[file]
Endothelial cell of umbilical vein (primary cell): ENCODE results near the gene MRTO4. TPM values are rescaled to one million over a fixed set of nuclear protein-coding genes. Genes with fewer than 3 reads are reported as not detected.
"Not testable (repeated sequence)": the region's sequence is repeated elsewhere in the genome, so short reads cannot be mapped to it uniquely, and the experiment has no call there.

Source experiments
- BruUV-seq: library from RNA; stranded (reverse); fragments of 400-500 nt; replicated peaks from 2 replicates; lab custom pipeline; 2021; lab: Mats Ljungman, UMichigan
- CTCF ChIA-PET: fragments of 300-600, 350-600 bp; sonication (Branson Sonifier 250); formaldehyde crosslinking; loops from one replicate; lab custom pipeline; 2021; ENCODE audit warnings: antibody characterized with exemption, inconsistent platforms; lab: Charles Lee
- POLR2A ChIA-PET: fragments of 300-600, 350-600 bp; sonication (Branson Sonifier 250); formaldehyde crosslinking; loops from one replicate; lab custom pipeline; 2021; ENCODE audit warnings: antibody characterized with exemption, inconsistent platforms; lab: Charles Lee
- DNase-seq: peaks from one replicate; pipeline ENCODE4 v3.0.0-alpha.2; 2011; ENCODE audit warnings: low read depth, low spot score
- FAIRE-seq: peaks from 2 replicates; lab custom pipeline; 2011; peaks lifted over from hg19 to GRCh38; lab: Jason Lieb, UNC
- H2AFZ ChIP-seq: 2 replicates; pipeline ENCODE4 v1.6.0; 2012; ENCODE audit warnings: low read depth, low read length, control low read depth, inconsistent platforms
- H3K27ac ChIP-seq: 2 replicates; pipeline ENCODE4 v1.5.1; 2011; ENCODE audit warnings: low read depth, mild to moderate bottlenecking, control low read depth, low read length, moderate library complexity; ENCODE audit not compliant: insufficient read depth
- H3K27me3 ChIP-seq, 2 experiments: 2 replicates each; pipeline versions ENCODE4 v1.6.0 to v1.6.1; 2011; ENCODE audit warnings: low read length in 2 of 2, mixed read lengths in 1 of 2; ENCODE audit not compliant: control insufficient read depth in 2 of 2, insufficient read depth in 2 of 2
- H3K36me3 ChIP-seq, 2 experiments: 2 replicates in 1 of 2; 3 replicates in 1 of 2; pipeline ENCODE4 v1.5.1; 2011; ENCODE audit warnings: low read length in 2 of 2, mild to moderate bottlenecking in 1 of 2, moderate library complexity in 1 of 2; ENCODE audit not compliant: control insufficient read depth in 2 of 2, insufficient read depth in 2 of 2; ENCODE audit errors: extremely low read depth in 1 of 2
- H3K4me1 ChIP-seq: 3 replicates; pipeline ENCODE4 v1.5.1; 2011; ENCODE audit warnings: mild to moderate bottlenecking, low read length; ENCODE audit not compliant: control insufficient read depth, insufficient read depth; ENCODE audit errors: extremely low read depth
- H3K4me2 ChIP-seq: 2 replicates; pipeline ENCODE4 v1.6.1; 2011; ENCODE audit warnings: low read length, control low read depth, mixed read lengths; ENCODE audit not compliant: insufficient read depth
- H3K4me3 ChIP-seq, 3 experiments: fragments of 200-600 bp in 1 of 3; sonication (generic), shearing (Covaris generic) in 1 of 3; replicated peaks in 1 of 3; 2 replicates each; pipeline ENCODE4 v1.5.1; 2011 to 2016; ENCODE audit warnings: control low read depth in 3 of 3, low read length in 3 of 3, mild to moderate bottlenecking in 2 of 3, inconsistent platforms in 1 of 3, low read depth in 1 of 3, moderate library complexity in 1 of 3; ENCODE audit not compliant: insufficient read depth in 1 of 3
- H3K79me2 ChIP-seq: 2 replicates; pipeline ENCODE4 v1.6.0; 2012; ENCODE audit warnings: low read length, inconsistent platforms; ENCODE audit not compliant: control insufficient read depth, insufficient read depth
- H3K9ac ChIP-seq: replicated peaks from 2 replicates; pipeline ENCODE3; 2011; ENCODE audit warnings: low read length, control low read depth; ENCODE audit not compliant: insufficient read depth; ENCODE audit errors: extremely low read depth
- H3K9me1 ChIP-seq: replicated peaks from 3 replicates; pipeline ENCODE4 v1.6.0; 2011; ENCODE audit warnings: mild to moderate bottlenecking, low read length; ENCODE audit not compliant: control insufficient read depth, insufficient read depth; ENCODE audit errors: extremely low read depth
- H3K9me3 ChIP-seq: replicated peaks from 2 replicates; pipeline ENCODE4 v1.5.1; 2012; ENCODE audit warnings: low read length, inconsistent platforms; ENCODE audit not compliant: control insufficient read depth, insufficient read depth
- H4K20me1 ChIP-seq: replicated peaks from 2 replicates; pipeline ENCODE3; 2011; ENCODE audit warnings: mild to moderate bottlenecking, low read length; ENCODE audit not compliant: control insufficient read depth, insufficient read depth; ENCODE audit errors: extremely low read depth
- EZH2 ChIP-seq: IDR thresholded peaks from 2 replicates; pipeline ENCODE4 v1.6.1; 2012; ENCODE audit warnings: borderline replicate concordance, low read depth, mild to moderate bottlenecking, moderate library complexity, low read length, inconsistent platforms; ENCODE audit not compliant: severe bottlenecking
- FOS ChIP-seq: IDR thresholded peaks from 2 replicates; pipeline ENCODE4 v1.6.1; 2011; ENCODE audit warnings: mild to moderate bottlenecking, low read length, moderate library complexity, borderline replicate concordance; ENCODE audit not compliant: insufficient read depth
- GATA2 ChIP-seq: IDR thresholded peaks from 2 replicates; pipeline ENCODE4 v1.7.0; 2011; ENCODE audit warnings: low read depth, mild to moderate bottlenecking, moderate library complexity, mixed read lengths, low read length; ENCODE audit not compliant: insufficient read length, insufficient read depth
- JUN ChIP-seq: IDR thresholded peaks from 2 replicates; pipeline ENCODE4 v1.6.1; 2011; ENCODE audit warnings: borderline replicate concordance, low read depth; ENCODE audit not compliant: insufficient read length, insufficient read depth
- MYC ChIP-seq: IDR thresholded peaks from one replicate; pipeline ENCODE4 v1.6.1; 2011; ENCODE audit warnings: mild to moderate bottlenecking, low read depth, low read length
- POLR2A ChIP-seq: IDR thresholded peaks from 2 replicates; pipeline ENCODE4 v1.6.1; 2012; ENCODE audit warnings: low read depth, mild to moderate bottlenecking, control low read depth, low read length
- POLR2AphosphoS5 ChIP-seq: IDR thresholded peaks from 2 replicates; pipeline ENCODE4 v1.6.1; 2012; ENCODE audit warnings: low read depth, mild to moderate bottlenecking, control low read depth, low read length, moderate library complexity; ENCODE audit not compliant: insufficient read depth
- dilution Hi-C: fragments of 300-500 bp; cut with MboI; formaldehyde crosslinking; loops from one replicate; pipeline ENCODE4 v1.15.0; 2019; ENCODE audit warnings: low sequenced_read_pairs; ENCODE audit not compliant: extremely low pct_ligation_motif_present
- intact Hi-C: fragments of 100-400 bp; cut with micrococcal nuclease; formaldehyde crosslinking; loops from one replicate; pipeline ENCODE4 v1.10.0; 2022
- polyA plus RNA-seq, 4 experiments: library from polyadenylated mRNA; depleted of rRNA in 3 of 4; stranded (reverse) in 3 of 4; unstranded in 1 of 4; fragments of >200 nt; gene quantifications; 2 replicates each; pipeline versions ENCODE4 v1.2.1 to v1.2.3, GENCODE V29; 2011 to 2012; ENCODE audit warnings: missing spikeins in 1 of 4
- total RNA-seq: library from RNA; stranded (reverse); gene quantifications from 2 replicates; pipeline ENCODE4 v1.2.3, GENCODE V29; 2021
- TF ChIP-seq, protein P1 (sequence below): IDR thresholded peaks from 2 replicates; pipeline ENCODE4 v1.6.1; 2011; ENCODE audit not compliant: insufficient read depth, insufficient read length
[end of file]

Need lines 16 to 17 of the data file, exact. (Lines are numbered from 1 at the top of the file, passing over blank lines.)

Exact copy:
- H3K79me2 ChIP-seq: 2 replicates; pipeline ENCODE4 v1.6.0; 2012; ENCODE audit warnings: low read length, inconsistent platforms; ENCODE audit not compliant: control insufficient read depth, insufficient read depth
- H3K9ac ChIP-seq: replicated peaks from 2 replicates; pipeline ENCODE3; 2011; ENCODE audit warnings: low read length, control low read depth; ENCODE audit not compliant: insufficient read depth; ENCODE audit errors: extremely low read depth